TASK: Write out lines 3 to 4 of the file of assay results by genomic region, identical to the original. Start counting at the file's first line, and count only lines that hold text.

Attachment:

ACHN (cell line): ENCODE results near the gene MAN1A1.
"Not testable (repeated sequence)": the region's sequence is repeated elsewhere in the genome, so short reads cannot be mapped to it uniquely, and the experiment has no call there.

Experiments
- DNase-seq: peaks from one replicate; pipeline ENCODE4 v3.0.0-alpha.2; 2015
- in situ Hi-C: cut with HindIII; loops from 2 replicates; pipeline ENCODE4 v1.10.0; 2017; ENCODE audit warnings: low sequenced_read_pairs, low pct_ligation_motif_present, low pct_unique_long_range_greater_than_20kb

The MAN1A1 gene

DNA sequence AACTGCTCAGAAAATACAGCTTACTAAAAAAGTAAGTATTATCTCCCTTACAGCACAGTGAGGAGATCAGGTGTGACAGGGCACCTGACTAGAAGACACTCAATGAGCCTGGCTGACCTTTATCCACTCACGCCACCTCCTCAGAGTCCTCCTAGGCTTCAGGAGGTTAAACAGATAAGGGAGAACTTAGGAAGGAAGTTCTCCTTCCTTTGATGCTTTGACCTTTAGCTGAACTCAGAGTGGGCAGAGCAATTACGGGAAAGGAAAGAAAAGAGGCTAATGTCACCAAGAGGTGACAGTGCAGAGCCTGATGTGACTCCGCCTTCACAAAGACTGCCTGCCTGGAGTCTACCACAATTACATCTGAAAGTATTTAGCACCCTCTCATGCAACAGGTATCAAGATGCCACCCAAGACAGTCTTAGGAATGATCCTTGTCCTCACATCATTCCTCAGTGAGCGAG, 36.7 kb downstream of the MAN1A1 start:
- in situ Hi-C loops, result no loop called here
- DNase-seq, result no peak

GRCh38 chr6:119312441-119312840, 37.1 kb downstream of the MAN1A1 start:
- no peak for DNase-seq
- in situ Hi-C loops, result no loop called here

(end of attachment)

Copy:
Experiments
- DNase-seq: peaks from one replicate; pipeline ENCODE4 v3.0.0-alpha.2; 2015